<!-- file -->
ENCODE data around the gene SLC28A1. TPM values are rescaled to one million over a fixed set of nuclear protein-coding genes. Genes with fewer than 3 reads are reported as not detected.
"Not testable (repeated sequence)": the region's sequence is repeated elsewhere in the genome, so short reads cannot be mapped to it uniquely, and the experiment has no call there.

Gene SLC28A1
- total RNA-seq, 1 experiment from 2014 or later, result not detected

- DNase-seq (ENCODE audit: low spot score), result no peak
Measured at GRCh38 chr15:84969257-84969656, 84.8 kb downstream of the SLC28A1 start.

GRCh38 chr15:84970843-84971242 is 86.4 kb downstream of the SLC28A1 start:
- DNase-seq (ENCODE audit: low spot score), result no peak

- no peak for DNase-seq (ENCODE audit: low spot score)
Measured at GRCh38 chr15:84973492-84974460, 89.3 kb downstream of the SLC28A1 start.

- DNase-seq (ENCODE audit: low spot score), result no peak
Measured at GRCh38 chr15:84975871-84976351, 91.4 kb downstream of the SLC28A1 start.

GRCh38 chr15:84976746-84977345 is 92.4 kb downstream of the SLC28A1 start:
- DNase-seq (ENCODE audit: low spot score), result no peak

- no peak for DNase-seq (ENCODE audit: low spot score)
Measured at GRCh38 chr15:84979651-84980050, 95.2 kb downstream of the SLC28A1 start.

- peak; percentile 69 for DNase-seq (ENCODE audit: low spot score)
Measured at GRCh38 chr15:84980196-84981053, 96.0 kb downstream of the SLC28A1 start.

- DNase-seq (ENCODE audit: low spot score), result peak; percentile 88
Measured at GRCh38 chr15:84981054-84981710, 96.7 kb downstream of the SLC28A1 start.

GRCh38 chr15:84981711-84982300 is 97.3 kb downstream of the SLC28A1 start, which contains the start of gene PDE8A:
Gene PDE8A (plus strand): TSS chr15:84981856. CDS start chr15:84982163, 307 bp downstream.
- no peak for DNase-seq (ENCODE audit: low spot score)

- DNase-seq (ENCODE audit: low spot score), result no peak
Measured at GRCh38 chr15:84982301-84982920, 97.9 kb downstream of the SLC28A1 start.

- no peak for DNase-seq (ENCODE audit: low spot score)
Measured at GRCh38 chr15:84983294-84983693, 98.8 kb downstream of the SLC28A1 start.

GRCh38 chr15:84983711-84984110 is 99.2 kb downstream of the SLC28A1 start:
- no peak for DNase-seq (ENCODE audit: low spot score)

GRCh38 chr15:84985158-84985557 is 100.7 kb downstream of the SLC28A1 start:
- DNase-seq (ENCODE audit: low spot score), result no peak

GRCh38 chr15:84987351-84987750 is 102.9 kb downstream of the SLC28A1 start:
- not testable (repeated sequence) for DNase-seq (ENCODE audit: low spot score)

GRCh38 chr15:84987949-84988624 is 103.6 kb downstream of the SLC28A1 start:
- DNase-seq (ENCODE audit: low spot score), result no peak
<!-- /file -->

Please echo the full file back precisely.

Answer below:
ENCODE data around the gene SLC28A1. TPM values are rescaled to one million over a fixed set of nuclear protein-coding genes. Genes with fewer than 3 reads are reported as not detected.
"Not testable (repeated sequence)": the region's sequence is repeated elsewhere in the genome, so short reads cannot be mapped to it uniquely, and the experiment has no call there.

Gene SLC28A1
- total RNA-seq, 1 experiment from 2014 or later, result not detected

- DNase-seq (ENCODE audit: low spot score), result no peak
Measured at GRCh38 chr15:84969257-84969656, 84.8 kb downstream of the SLC28A1 start.

GRCh38 chr15:84970843-84971242 is 86.4 kb downstream of the SLC28A1 start:
- DNase-seq (ENCODE audit: low spot score), result no peak

- no peak for DNase-seq (ENCODE audit: low spot score)
Measured at GRCh38 chr15:84973492-84974460, 89.3 kb downstream of the SLC28A1 start.

- DNase-seq (ENCODE audit: low spot score), result no peak
Measured at GRCh38 chr15:84975871-84976351, 91.4 kb downstream of the SLC28A1 start.

GRCh38 chr15:84976746-84977345 is 92.4 kb downstream of the SLC28A1 start:
- DNase-seq (ENCODE audit: low spot score), result no peak

- no peak for DNase-seq (ENCODE audit: low spot score)
Measured at GRCh38 chr15:84979651-84980050, 95.2 kb downstream of the SLC28A1 start.

- peak; percentile 69 for DNase-seq (ENCODE audit: low spot score)
Measured at GRCh38 chr15:84980196-84981053, 96.0 kb downstream of the SLC28A1 start.

- DNase-seq (ENCODE audit: low spot score), result peak; percentile 88
Measured at GRCh38 chr15:84981054-84981710, 96.7 kb downstream of the SLC28A1 start.

GRCh38 chr15:84981711-84982300 is 97.3 kb downstream of the SLC28A1 start, which contains the start of gene PDE8A:
Gene PDE8A (plus strand): TSS chr15:84981856. CDS start chr15:84982163, 307 bp downstream.
- no peak for DNase-seq (ENCODE audit: low spot score)

- DNase-seq (ENCODE audit: low spot score), result no peak
Measured at GRCh38 chr15:84982301-84982920, 97.9 kb downstream of the SLC28A1 start.

- no peak for DNase-seq (ENCODE audit: low spot score)
Measured at GRCh38 chr15:84983294-84983693, 98.8 kb downstream of the SLC28A1 start.

GRCh38 chr15:84983711-84984110 is 99.2 kb downstream of the SLC28A1 start:
- no peak for DNase-seq (ENCODE audit: low spot score)

GRCh38 chr15:84985158-84985557 is 100.7 kb downstream of the SLC28A1 start:
- DNase-seq (ENCODE audit: low spot score), result no peak

GRCh38 chr15:84987351-84987750 is 102.9 kb downstream of the SLC28A1 start:
- not testable (repeated sequence) for DNase-seq (ENCODE audit: low spot score)

GRCh38 chr15:84987949-84988624 is 103.6 kb downstream of the SLC28A1 start:
- DNase-seq (ENCODE audit: low spot score), result no peak